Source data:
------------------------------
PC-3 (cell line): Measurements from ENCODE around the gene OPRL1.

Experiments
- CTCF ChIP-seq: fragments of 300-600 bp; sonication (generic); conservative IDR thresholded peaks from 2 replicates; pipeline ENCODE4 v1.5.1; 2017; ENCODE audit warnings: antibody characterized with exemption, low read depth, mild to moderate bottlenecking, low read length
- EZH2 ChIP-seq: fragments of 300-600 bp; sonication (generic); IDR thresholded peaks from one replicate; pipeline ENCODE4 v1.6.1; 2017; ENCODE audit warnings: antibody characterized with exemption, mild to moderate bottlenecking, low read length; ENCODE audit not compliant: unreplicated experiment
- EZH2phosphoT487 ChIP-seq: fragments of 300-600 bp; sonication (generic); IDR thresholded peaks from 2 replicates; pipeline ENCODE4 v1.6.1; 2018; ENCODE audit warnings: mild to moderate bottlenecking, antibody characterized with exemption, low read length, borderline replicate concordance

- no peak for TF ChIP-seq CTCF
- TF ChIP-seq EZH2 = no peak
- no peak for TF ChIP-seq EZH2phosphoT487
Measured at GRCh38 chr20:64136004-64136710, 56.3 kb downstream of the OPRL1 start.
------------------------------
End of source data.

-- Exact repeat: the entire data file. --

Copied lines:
PC-3 (cell line): Measurements from ENCODE around the gene OPRL1.

Experiments
- CTCF ChIP-seq: fragments of 300-600 bp; sonication (generic); conservative IDR thresholded peaks from 2 replicates; pipeline ENCODE4 v1.5.1; 2017; ENCODE audit warnings: antibody characterized with exemption, low read depth, mild to moderate bottlenecking, low read length
- EZH2 ChIP-seq: fragments of 300-600 bp; sonication (generic); IDR thresholded peaks from one replicate; pipeline ENCODE4 v1.6.1; 2017; ENCODE audit warnings: antibody characterized with exemption, mild to moderate bottlenecking, low read length; ENCODE audit not compliant: unreplicated experiment
- EZH2phosphoT487 ChIP-seq: fragments of 300-600 bp; sonication (generic); IDR thresholded peaks from 2 replicates; pipeline ENCODE4 v1.6.1; 2018; ENCODE audit warnings: mild to moderate bottlenecking, antibody characterized with exemption, low read length, borderline replicate concordance

- no peak for TF ChIP-seq CTCF
- TF ChIP-seq EZH2 = no peak
- no peak for TF ChIP-seq EZH2phosphoT487
Measured at GRCh38 chr20:64136004-64136710, 56.3 kb downstream of the OPRL1 start.